According to Wikipedia, human rights in Liberia became a focus of international attention when the country’s president, Ellen Johnson Sirleaf, was named one of the three female co-winners of the 2011 Nobel Peace Prize, all of whom were cited “for their non-violent struggle for the safety of women and for women’s rights to full participation in peace-building work.”
But among Liberia’s very serious human rights problems are ritualistic killings, police abuse, incidents of so-called “trial by ordeal,” arbitrary arrests, the denial of due process, violence against women, domestic violence, female genital mutilation, child abuse, human trafficking, mob violence, and child labor.
Since the end of the Civil War in 2003, however, there has been a great deal of activity by a number of international and local organizations with the objective of establishing in Liberia a solid democracy based on human rights.
In line with this effort, Children Assistance Rescue Mission (CARM), a Liberian NGO, in collaboration with the United Nations Mission in Liberia (UNMIL) Human Rights Protection Section over the weekend held a one day training of 50 high school students from 10 schools – and as many teachers, in Montserrado County to educate them on theirs and the rights of fellow Liberians.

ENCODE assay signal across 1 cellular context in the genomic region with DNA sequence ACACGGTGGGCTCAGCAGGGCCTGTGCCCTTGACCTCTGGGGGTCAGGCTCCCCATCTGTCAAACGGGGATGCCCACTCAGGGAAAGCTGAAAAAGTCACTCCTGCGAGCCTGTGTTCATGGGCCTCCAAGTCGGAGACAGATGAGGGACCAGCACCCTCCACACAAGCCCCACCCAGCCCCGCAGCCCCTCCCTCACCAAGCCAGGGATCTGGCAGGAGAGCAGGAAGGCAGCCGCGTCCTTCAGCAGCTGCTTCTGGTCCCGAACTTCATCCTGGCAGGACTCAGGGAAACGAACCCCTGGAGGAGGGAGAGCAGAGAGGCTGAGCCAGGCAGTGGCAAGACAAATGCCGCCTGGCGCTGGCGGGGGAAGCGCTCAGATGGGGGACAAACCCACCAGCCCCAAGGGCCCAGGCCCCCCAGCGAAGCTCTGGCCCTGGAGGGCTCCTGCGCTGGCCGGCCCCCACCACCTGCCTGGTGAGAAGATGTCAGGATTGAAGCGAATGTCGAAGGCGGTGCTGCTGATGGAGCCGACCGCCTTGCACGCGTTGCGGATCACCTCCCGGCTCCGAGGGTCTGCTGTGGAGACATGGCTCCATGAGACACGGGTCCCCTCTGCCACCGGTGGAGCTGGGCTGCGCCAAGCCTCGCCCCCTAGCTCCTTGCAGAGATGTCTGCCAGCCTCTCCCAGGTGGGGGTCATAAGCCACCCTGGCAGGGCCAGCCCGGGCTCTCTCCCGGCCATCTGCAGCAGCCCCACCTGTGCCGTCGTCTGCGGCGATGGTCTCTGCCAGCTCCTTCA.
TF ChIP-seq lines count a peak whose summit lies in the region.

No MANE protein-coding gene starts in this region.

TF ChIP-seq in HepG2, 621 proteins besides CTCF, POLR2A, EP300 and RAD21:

Held at the Rock International Town Point Church on 3rd Street, Sinkor, the workshop aimed to establish human rights clubs at these schools in an effort to entrench the doctrine of human rights in the minds of young Liberians.
Speaking to the Daily Observer after the workshop, the executive director of CARM, Rev. Jarvis Bestman, said that the NGO hopes to hold the same workshop at schools across Liberia.
“This is an initiative to educate the youth to know more about human rights and their responsibility to society,” he said, adding that ignorant of their human rights under the law, Liberians tend to repeat the mistakes of the past.
The CEO of Women Against Female Genital Mutilation (WAFGM), Maima D. Robinson, said it is necessary that the young generation should be informed about the laws that protect people in the society. Telling the students that this takes “integrity to achieve,” Robinson called on them to stand up for the truth to help spread awareness on human rights in Liberia.
“We want the children to enjoy what we enjoyed. We are our own problem as Liberians so we need to work on ourselves to move forward,” she said.
Other speakers and participants at the event included representatives from UNMIL and the Ministries of Gender and Labor.
Participating schools included SDA, St. Simon Baptist, St. Samuel, Angel Net, Bishop Marwieh Institute, Ocean View Christian Academy, Rock International Christian Academy, Tubman High, Richard N. Nixon, and G.W. Gibson.
Rev. Bestman called on UNMIL, foreign embassies and international NGOs to assist his organization with resources to help extend the workshop to more schools.